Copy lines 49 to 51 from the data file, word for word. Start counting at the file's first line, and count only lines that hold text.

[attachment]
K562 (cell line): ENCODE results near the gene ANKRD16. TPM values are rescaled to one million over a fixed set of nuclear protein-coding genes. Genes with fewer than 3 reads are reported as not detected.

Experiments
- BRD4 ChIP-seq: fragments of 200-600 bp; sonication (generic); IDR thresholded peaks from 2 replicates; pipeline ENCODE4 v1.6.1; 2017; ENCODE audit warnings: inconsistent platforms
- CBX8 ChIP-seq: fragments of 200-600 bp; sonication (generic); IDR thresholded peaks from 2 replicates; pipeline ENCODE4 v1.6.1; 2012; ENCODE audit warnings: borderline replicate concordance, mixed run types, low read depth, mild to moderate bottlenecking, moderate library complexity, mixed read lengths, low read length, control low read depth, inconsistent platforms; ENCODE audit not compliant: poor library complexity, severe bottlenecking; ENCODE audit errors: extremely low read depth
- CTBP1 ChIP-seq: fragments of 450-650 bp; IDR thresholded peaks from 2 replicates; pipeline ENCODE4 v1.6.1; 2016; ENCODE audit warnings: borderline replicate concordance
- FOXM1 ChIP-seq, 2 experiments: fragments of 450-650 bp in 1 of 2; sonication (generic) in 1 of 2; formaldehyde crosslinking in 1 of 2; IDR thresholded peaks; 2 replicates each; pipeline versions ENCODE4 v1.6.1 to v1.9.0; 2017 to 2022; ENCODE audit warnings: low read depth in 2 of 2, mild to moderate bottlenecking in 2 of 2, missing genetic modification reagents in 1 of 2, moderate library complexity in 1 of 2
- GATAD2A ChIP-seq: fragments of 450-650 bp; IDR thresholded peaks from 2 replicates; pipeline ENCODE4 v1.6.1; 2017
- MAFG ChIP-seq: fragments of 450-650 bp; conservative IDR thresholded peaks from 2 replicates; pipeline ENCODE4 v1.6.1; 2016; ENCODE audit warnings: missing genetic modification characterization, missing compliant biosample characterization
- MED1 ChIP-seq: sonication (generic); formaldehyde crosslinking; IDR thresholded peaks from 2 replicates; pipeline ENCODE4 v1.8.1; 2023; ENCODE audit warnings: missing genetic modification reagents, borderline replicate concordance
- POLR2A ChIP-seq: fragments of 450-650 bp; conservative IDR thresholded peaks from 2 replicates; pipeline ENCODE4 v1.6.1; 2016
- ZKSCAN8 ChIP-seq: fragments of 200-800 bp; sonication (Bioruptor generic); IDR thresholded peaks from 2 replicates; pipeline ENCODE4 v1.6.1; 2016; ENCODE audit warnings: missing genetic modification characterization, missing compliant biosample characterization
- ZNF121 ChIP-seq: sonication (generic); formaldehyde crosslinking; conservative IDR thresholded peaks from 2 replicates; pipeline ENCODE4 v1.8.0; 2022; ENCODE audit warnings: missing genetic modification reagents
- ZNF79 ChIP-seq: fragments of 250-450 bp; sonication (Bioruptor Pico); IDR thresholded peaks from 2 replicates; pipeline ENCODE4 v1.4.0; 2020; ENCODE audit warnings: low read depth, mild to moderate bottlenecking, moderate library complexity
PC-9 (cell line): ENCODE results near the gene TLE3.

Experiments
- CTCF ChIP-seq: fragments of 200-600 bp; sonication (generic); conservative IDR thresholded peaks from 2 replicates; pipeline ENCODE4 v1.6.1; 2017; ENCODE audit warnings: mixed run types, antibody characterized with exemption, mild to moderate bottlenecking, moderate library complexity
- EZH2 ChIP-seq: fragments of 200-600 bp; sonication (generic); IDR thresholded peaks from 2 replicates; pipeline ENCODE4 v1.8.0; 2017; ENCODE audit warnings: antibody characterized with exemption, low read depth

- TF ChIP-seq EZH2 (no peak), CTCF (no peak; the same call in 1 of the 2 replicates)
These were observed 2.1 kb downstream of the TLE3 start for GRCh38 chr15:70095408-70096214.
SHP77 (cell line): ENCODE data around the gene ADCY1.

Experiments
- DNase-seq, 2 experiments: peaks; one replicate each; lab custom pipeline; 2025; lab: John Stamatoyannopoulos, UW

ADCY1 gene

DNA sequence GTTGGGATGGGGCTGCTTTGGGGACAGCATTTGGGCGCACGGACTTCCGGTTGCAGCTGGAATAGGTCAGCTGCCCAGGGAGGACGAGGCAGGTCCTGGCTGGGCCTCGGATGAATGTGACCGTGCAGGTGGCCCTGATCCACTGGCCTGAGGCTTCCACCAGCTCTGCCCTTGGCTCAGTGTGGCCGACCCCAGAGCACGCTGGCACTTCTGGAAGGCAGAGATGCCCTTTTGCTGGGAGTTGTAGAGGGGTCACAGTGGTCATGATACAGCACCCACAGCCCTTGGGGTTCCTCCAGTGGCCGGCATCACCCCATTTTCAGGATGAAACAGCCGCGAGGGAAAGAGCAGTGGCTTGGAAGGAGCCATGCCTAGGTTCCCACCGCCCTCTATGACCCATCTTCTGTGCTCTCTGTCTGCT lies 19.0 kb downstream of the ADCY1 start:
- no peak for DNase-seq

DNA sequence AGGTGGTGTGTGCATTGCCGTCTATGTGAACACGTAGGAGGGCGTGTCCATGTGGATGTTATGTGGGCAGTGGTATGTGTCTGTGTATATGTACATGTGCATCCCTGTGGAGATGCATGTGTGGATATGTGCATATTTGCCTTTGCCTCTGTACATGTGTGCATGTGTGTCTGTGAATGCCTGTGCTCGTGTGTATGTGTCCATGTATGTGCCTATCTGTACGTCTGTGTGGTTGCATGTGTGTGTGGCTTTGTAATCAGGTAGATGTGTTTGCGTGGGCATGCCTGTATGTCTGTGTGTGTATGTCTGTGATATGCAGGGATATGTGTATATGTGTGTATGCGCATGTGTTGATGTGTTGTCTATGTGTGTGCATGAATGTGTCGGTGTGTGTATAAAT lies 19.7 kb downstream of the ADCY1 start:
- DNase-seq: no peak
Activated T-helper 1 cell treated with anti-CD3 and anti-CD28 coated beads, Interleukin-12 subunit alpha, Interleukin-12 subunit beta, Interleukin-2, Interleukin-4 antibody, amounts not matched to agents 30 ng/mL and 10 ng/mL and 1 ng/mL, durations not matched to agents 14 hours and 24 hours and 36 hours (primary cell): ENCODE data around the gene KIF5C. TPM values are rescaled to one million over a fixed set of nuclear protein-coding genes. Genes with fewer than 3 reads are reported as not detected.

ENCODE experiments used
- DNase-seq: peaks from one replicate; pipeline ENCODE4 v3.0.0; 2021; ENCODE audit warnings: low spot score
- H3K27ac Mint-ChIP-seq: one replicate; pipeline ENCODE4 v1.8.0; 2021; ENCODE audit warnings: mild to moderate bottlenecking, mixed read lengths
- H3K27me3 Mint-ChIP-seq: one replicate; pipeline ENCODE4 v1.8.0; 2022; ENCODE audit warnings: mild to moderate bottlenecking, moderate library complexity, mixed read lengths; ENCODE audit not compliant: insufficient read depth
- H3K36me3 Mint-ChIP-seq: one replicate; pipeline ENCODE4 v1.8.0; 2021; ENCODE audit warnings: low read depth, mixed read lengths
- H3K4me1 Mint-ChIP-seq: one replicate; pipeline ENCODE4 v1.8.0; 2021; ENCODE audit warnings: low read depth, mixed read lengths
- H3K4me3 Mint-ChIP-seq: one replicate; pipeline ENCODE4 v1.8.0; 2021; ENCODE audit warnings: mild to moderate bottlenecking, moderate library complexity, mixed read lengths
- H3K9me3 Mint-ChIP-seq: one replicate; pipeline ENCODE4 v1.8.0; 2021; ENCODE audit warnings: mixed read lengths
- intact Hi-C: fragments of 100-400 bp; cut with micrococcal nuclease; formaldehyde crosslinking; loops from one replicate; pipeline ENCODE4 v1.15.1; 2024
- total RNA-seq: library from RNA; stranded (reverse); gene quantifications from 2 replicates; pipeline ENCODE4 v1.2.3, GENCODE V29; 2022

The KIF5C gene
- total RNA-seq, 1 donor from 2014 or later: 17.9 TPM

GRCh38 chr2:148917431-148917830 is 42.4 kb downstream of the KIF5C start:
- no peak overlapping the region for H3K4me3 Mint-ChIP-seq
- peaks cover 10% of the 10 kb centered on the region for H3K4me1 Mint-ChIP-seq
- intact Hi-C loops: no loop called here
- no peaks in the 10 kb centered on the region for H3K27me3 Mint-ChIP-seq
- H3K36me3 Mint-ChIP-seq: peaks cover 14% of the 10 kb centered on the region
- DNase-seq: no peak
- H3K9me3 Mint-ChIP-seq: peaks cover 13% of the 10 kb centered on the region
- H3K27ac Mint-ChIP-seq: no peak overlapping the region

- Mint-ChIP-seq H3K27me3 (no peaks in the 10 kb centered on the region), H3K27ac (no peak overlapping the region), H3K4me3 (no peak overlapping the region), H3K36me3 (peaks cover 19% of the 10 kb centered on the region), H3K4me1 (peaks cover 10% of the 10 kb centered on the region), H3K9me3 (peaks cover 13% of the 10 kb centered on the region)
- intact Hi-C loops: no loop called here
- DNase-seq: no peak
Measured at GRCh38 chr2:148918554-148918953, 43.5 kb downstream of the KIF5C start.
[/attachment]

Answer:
- H3K27ac Mint-ChIP-seq: no peak overlapping the region

- Mint-ChIP-seq H3K27me3 (no peaks in the 10 kb centered on the region), H3K27ac (no peak overlapping the region), H3K4me3 (no peak overlapping the region), H3K36me3 (peaks cover 19% of the 10 kb centered on the region), H3K4me1 (peaks cover 10% of the 10 kb centered on the region), H3K9me3 (peaks cover 13% of the 10 kb centered on the region)
- intact Hi-C loops: no loop called here